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ACT EDUCATOR MAGAZINE

HOW CAN WE FOSTER GIRLS' PARTICIPATION IN SPORT? Katie Slater - Primary School Teacher

T

he benefits of participat- Sport and physical activity can ing in sport and physical activity are well docu-

mented.

increase the capacity for learning, promote physical and mental health, and introduce skills such as teamwork, self-discipline, leadership and socialisation. Education Departments around Australia have developed policies to support and guide schools with the implementation of physical education. The ACT Education Directorate’s Physical Education and Sport policy states that all students from kindergarten to year 10 must have “mandatory times to be devoted within curriculum time to the area of physical education and sport.”

RIGHT IMAGE:

Katie Slater is a primary school teacher, elite athlete and recipient of the 2017 Anna Stewart Scholarship.

AEU ACT BRANCH

Despite physical education being mandatory within all ACT schools, evidence shows that there is a significant drop in engagement and participation levels of female students within secondary schools.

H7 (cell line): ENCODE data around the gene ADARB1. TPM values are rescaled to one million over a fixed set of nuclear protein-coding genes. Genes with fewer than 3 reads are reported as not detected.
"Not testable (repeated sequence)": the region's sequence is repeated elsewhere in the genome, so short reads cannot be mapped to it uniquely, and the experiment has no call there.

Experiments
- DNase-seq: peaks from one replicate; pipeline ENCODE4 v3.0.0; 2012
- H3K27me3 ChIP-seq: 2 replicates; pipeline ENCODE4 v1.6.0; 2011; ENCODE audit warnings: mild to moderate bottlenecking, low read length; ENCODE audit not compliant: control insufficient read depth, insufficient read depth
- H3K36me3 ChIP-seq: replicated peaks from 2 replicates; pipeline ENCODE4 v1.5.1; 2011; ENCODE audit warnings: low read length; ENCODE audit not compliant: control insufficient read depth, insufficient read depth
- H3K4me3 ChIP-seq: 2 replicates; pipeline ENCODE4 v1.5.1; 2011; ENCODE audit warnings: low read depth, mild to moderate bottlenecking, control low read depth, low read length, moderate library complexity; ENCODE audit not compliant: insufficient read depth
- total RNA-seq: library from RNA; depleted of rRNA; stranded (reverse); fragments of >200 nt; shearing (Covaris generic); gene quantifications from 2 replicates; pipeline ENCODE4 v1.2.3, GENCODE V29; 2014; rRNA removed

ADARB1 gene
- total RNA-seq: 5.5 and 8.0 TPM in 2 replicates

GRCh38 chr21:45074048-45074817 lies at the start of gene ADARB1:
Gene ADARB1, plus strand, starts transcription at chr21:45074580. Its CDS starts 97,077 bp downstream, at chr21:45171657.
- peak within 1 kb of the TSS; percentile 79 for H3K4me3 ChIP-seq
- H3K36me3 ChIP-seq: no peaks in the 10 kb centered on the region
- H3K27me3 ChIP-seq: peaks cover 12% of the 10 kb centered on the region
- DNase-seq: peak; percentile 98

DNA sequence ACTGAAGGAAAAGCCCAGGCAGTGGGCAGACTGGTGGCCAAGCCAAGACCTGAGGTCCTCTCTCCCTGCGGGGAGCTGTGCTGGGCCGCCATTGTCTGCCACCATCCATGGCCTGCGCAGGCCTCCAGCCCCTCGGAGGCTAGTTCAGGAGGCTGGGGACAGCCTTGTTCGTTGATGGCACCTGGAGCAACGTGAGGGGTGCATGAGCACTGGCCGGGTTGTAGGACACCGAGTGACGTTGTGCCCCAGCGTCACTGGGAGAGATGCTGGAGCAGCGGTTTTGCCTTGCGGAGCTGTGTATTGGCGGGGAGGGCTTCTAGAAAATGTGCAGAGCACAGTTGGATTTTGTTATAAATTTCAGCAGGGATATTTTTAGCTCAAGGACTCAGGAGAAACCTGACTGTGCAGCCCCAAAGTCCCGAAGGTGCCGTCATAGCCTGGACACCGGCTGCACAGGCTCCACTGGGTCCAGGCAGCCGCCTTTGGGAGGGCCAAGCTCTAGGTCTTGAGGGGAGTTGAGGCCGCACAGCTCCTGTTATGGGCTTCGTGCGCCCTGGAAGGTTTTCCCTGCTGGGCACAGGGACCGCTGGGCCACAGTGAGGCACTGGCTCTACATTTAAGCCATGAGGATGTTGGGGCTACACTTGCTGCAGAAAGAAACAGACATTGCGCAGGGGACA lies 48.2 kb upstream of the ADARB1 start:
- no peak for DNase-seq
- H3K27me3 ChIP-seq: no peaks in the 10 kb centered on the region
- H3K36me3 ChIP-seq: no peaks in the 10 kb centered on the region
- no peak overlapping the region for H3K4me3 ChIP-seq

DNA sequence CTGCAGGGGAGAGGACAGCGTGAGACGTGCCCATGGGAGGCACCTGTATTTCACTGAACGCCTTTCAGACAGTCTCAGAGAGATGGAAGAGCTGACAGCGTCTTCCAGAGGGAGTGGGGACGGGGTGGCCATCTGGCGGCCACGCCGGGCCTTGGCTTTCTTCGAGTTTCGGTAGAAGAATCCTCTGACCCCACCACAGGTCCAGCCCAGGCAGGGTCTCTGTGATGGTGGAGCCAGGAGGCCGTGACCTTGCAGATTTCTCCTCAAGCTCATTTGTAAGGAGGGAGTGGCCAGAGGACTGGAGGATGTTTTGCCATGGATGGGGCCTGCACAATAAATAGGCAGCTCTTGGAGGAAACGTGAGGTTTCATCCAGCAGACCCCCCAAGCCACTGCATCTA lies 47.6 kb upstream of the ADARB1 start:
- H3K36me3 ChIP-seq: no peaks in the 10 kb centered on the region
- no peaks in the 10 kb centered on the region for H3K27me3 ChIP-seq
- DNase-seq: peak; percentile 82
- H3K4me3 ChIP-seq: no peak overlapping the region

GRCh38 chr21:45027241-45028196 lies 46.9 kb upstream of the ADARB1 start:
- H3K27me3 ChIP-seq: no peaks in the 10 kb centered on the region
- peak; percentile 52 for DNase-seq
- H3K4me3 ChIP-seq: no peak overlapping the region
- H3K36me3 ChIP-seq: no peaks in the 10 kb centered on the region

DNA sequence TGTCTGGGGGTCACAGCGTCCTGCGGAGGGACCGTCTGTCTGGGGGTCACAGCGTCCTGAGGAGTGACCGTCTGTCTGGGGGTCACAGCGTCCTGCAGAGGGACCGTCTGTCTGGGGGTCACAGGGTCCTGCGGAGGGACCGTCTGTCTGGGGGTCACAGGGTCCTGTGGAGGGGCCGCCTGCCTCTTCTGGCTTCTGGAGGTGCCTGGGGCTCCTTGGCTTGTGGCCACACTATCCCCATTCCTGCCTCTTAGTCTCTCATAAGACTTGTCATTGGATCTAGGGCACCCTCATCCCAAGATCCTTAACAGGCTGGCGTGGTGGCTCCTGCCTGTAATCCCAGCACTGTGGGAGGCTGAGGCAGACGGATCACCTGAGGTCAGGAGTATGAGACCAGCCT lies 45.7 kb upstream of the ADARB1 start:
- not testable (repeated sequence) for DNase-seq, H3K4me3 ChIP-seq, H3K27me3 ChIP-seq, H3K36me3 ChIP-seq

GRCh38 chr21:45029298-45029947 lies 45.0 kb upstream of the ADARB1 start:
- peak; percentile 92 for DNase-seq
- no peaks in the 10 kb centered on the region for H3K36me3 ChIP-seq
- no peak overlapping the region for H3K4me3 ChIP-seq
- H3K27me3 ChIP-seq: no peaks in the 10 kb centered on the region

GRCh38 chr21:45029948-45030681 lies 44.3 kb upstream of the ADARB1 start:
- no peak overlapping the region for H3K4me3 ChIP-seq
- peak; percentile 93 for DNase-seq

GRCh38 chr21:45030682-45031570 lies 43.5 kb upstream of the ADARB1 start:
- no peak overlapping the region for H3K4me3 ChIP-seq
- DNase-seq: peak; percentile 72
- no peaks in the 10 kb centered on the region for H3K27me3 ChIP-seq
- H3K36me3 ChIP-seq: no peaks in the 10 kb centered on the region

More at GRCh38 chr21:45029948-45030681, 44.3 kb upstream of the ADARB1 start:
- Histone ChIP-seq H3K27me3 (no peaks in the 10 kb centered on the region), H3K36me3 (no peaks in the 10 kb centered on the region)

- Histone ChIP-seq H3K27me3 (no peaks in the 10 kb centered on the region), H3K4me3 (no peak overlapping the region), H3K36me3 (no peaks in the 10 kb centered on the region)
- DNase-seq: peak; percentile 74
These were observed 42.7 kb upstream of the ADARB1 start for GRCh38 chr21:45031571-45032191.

The age that women are dropping out of physical activity and sport outside of school is also getting lower (ABS, 2003), with recent evidence suggesting there is a 50% drop off for young women aged 10-14 years (Craike, M., Symons, C., & Zimmermann, J., 2009). A number of barriers contribute to this drop off. They include low confidence levels, the perception of a lack of skills in comparison to peers, body image, higher levels of social and peer pressure, and physical exercise becoming a lower priority (Victorian Health Promotion Foundation, 2015). My experiences of physical education in schooling were quite unique. I was home-schooled until the age of 16, so by the time I attended Dickson College my perceptions of physical education and sport had not changed a great deal from when I was

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ACT Educator Term 4 2017  

ACT Educator Term 4 2017  

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